So sometimes owning a cool old car isn’t fun. It can be stressful and expensive because the things you planned to fix when it was appropriate start to fall apart when it is inconvenient to do so. This is where I found myself this week with my new 2003 Porsche 911 Carrera, but luckily I have a good mechanic.
Now, I don’t know if you’ve been paying attention to the weather lately, but we’re getting a massive amount of rain in California. While this wouldn’t be a problem for most cars, on a 996 with questionable ignition coils that are relatively unprotected and two inches off the ground, it can cause problems. Here’s the thing, though, I knew I needed to do the job Thanks my PPIso I had already ordered the parts from FCP Euro.
By trouble, I mean, I found myself trying to drive my wife to her job in one of the recent torrential rains we’ve had in usually sunny Southern California. During this drive I kept getting ignition misfires, which I knew thanks to the blinking check engine light. I was able to get the very unhappy car home and scan the OBDII codes, which confirmed the errors and also told me they were all on the same cylinder bank. I also got a catalytic converter efficiency code on the same cylinder bank, which was concerning.
The solution, at least to start, is to replace the coils and sockets, and I was planning on replacing them this past weekend because it’s not a huge jobIt’s just uncomfortable. Unfortunately, being an old male resident of Jalopnik at about 38 years old, I was able to completely crack my spine when bending over to pet a cat. Stupid, I know, but “live by the sword, die by the sword,” as they say.
This is why it is important to have a quality mechanic. If you own a Porsche and have no selling money, finding a good independent mechanic that you can trust is crucial. I’ve used Auto Werkstatt for some larger work, but the truth is they’re an hour’s drive away from me in traffic, so finding someone closer to things was key. Of course, having a good mechanic just isn’t a Porsche thing; It is key when you own any old car.
Pasadena, where I live, has an abundance of Porsche stores, which is odd, since it’s not a big city, so I had a lot to choose from. One of the most popular independent Porsche shops in the city is a place called motor homeThey are only 10 minutes drive away from my humble abode. So, realizing I wasn’t going to be getting plugs and coils on my own anytime soon, especially with more rain on the horizon and cat code looming, I called House, and they were able to get my car the same day.
Now, before you throw your lot in with just any mechanic, you should try them out. My method for doing this has been to send my car in for something that is low-risk and low-cost. If the shop treats you well on that job – mine with House was an oil change and a reverse light switch a few weeks ago – then the odds are good that you’ll still be treated well when spending more money.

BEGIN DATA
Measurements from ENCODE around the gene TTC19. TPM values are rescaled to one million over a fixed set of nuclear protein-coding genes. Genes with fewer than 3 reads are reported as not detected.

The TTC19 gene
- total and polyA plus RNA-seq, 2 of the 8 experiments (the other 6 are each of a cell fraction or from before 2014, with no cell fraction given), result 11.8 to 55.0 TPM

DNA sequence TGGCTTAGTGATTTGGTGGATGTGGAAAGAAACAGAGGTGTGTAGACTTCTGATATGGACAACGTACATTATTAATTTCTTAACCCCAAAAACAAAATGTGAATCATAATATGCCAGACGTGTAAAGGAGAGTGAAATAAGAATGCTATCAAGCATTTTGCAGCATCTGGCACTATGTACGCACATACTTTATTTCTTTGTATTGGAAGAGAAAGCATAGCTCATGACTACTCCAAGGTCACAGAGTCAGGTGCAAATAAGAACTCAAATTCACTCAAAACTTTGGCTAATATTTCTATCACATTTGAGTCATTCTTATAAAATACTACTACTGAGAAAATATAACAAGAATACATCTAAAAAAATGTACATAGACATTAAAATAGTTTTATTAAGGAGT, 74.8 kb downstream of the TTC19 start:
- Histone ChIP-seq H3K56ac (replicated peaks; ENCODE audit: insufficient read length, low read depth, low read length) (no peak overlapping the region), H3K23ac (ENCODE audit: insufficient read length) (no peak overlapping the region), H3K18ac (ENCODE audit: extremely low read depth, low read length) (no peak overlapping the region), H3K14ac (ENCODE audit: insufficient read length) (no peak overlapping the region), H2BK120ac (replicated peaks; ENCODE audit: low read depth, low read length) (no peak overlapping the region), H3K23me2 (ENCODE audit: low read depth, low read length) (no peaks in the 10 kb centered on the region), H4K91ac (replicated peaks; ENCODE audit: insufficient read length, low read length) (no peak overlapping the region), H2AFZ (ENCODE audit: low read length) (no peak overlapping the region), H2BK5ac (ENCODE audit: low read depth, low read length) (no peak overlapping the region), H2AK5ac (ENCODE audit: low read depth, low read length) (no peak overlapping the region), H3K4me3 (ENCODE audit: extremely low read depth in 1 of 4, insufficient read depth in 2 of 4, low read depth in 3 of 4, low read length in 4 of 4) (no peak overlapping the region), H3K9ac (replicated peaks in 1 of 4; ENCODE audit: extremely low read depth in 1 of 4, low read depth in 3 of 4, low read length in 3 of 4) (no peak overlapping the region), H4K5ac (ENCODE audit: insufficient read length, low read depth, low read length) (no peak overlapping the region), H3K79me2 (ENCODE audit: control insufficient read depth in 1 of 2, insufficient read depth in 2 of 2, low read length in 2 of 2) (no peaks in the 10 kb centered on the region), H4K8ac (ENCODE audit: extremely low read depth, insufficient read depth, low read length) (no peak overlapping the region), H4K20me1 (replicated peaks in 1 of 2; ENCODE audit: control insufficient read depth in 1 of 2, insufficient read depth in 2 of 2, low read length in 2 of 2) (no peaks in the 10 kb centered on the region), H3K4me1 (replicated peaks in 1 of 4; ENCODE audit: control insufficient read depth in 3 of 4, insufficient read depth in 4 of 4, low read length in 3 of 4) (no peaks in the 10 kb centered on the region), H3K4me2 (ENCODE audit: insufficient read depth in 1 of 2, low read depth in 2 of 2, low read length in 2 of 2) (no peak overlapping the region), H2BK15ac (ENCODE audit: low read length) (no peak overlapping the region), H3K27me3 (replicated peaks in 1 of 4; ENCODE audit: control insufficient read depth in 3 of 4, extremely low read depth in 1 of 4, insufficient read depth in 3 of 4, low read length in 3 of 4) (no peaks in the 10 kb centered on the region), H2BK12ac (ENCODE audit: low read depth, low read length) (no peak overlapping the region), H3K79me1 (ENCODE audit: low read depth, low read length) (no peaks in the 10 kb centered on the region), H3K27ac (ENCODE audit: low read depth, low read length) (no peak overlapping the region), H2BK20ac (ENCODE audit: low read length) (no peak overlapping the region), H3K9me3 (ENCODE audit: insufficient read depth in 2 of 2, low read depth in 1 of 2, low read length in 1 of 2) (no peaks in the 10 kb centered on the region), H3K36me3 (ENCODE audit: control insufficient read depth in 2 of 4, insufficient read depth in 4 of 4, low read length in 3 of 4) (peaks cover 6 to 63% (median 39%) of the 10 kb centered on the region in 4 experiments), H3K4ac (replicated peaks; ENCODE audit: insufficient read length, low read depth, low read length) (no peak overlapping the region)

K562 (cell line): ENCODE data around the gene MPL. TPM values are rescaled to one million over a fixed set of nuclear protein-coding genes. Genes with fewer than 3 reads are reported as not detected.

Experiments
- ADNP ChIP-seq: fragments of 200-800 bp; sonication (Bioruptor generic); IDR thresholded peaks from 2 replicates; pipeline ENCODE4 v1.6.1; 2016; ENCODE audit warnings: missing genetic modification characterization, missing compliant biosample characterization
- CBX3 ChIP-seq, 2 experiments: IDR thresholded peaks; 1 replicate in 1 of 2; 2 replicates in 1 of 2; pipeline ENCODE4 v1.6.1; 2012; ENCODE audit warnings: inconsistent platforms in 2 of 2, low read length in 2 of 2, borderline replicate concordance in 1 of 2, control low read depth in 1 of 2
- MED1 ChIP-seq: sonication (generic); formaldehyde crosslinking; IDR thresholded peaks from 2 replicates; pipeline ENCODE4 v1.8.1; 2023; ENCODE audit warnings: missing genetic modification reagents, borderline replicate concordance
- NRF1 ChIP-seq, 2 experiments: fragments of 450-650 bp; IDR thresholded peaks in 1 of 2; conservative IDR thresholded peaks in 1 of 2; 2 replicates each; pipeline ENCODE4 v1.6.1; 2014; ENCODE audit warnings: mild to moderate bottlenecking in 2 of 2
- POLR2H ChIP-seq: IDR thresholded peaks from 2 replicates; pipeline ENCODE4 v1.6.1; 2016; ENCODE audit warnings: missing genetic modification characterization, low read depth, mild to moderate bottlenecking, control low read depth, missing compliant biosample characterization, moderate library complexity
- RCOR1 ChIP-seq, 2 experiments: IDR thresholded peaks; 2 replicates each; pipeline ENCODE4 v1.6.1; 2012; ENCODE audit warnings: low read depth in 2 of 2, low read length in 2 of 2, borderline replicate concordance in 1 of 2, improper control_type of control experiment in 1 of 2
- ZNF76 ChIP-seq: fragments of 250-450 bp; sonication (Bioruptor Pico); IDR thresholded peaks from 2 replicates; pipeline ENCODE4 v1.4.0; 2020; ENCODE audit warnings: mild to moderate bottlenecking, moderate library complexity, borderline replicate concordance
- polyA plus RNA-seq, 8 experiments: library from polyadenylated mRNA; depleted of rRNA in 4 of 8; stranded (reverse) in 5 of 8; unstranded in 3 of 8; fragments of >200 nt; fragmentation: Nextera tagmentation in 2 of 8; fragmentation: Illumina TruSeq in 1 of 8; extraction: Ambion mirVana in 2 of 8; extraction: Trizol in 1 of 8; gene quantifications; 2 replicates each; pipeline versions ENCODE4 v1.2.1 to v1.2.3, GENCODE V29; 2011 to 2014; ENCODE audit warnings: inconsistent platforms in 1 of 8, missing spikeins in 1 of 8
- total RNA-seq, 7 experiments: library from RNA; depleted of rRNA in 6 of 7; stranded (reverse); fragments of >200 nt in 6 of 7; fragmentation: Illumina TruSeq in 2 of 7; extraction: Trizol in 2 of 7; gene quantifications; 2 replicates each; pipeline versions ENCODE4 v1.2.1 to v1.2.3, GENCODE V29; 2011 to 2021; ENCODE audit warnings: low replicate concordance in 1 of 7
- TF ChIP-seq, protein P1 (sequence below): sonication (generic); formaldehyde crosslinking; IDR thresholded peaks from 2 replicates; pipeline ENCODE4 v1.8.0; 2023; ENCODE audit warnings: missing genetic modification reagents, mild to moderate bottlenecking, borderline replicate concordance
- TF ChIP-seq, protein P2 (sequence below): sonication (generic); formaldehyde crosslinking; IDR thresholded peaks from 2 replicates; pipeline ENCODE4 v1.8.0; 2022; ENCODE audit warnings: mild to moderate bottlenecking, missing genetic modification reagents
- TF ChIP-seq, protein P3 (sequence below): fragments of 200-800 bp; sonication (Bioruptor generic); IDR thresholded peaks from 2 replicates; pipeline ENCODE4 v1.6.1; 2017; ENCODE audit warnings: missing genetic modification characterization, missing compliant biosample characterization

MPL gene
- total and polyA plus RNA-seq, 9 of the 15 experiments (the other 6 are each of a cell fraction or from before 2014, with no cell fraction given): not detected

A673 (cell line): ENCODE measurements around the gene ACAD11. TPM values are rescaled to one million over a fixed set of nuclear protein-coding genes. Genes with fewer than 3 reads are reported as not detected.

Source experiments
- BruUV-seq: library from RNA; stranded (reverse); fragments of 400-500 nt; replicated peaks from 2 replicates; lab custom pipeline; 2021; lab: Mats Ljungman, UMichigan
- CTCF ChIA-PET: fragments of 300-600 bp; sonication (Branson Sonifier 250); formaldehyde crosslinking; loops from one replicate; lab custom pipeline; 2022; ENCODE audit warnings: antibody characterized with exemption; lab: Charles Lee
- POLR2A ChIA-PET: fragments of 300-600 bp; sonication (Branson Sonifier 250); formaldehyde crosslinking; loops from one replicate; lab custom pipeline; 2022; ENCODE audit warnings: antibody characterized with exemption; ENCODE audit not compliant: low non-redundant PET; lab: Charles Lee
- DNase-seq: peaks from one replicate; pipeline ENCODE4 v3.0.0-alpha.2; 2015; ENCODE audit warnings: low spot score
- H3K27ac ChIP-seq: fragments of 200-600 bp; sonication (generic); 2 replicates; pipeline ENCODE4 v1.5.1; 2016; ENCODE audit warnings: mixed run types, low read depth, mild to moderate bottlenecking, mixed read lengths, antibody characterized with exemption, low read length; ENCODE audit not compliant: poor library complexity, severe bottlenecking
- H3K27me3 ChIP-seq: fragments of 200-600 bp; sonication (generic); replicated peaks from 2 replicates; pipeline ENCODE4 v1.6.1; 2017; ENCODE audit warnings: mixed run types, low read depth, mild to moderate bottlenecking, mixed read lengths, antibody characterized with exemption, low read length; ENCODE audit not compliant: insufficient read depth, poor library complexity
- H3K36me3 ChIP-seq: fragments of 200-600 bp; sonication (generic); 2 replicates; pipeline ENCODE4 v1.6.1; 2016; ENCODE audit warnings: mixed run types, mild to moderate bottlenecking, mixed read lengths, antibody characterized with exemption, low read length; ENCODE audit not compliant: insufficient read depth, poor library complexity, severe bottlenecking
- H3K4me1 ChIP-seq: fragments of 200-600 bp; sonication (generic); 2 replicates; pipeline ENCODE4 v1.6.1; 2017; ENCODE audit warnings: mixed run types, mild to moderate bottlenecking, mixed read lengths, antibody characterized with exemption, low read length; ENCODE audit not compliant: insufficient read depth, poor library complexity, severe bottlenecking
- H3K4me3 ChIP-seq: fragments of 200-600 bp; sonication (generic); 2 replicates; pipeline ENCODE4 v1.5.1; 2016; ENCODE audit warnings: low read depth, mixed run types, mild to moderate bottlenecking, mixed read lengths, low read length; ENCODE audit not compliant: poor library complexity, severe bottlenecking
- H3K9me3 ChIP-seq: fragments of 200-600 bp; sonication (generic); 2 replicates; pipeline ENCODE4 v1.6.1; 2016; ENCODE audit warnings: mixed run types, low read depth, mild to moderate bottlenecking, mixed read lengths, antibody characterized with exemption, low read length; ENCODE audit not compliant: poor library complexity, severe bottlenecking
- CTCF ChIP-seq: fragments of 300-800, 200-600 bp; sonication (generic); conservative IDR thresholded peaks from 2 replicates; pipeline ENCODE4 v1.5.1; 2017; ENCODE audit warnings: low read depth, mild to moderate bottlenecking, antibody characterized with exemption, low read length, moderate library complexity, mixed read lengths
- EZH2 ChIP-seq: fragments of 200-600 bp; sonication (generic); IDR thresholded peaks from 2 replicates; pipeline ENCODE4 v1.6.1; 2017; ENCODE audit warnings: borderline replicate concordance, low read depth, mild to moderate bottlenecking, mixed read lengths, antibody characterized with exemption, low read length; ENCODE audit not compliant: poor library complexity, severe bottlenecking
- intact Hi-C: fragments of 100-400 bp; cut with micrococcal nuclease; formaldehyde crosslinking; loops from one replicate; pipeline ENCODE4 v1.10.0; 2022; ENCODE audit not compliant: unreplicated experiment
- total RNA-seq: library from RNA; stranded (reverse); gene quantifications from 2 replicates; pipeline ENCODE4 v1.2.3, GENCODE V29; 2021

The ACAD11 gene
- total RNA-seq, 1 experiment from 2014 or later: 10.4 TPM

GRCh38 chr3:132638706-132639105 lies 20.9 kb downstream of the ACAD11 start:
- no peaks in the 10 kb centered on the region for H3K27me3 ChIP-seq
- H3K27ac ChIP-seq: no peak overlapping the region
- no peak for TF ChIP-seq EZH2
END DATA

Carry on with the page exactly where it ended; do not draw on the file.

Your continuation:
The crew at House did a killer job on the little stuff, so trusting them with my car for something a little more involved was no big deal. Another mark of a good shop, at least in my experience, is that the shop was clean. There weren’t piles of parts and trash everywhere or a thick film of shmutz on everything, which says that they’re likely to be at least as meticulous with my car as I would be, which is reassuring. Finally, the shop offers a discount to members of the Porsche Club of America, known for having somewhat anal retentive members, among which I count myself, so bonus.
They were also kind enough to let me bring my own parts, which is typically not something that shops will do (and I don’t recommend you do that either, especially if you’re not really good at ordering parts). Still, since I already had the parts on hand, this was a way to save a little cashish on an unexpected repair, though it did mean that the shop wouldn’t warranty the parts if something were to go wrong later. It’s a roll of the dice, but I always order high-quality OEM parts and double-check not only the boxes that the parts come in but that the parts are the right ones for those boxes.
So, after a couple of hours of sitting in House’s waiting room and working from my laptop, my car was finished. It ended up being a good thing I brought the car in for this job because a previous owner or mechanic left part of their magnetic spark plug socket in one of the plug wells, and it took some effort for the guys at House to get it out along with the old plug. Knowing me, I’d have spent a considerable chunk of time swearing, and the air in LA is dirty enough without me spewing curses into it.
Now that I was a few hundred bucks lighter, the last thing to do was to take the 911 out for a real rip to see if the misfires or the catalytic converter codes came back, and, blessedly, they haven’t. The car runs smoother than ever, and I suspect that I may even see slightly better fuel economy from the big flat-six.
The moral of the story is that sometimes, even if you like doing work yourself on your car, either your skill level, time availability or something else can get in the way, and you’ll need to take your vehicle to a pro. Spending that money is never fun, but it’s not a sign of failure, and if you find the right mechanic to build a relationship with, it can save you money in the future if they spot something you didn’t know to look for.